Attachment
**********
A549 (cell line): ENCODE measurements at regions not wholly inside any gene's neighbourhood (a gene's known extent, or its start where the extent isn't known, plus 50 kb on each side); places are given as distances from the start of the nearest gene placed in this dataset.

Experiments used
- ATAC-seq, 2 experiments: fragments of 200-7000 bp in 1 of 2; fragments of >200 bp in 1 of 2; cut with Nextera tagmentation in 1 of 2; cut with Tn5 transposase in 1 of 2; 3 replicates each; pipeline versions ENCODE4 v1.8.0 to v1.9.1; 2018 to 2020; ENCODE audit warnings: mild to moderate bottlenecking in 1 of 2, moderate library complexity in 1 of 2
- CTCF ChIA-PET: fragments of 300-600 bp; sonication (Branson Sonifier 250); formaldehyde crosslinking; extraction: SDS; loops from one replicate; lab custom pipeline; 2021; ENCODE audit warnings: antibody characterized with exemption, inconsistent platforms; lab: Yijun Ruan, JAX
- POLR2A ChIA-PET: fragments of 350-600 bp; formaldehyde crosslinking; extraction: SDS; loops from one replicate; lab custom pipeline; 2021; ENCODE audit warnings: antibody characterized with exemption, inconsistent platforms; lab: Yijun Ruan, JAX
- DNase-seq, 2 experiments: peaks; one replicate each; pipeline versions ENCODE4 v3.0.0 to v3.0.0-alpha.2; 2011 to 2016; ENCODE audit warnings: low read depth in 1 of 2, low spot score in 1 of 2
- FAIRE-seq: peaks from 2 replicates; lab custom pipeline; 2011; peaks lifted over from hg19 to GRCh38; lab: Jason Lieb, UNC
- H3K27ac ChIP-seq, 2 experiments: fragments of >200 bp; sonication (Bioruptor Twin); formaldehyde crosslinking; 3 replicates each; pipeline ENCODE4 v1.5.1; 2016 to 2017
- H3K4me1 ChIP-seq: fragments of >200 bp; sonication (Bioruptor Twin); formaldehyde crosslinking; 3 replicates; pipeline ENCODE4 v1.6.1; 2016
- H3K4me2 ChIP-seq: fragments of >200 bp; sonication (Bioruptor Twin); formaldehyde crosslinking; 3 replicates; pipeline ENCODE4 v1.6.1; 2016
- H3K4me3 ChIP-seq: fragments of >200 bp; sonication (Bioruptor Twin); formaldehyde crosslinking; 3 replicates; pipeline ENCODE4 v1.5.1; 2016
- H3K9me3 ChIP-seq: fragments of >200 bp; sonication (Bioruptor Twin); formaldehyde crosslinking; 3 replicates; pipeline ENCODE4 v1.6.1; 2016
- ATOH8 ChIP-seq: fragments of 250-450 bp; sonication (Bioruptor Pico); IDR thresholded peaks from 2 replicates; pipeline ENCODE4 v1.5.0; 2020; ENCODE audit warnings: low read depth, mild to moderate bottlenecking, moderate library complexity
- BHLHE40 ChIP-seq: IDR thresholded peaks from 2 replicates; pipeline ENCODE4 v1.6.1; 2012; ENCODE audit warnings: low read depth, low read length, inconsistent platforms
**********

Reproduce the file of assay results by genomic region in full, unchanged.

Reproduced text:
A549 (cell line): ENCODE measurements at regions not wholly inside any gene's neighbourhood (a gene's known extent, or its start where the extent isn't known, plus 50 kb on each side); places are given as distances from the start of the nearest gene placed in this dataset.

Experiments used
- ATAC-seq, 2 experiments: fragments of 200-7000 bp in 1 of 2; fragments of >200 bp in 1 of 2; cut with Nextera tagmentation in 1 of 2; cut with Tn5 transposase in 1 of 2; 3 replicates each; pipeline versions ENCODE4 v1.8.0 to v1.9.1; 2018 to 2020; ENCODE audit warnings: mild to moderate bottlenecking in 1 of 2, moderate library complexity in 1 of 2
- CTCF ChIA-PET: fragments of 300-600 bp; sonication (Branson Sonifier 250); formaldehyde crosslinking; extraction: SDS; loops from one replicate; lab custom pipeline; 2021; ENCODE audit warnings: antibody characterized with exemption, inconsistent platforms; lab: Yijun Ruan, JAX
- POLR2A ChIA-PET: fragments of 350-600 bp; formaldehyde crosslinking; extraction: SDS; loops from one replicate; lab custom pipeline; 2021; ENCODE audit warnings: antibody characterized with exemption, inconsistent platforms; lab: Yijun Ruan, JAX
- DNase-seq, 2 experiments: peaks; one replicate each; pipeline versions ENCODE4 v3.0.0 to v3.0.0-alpha.2; 2011 to 2016; ENCODE audit warnings: low read depth in 1 of 2, low spot score in 1 of 2
- FAIRE-seq: peaks from 2 replicates; lab custom pipeline; 2011; peaks lifted over from hg19 to GRCh38; lab: Jason Lieb, UNC
- H3K27ac ChIP-seq, 2 experiments: fragments of >200 bp; sonication (Bioruptor Twin); formaldehyde crosslinking; 3 replicates each; pipeline ENCODE4 v1.5.1; 2016 to 2017
- H3K4me1 ChIP-seq: fragments of >200 bp; sonication (Bioruptor Twin); formaldehyde crosslinking; 3 replicates; pipeline ENCODE4 v1.6.1; 2016
- H3K4me2 ChIP-seq: fragments of >200 bp; sonication (Bioruptor Twin); formaldehyde crosslinking; 3 replicates; pipeline ENCODE4 v1.6.1; 2016
- H3K4me3 ChIP-seq: fragments of >200 bp; sonication (Bioruptor Twin); formaldehyde crosslinking; 3 replicates; pipeline ENCODE4 v1.5.1; 2016
- H3K9me3 ChIP-seq: fragments of >200 bp; sonication (Bioruptor Twin); formaldehyde crosslinking; 3 replicates; pipeline ENCODE4 v1.6.1; 2016
- ATOH8 ChIP-seq: fragments of 250-450 bp; sonication (Bioruptor Pico); IDR thresholded peaks from 2 replicates; pipeline ENCODE4 v1.5.0; 2020; ENCODE audit warnings: low read depth, mild to moderate bottlenecking, moderate library complexity
- BHLHE40 ChIP-seq: IDR thresholded peaks from 2 replicates; pipeline ENCODE4 v1.6.1; 2012; ENCODE audit warnings: low read depth, low read length, inconsistent platforms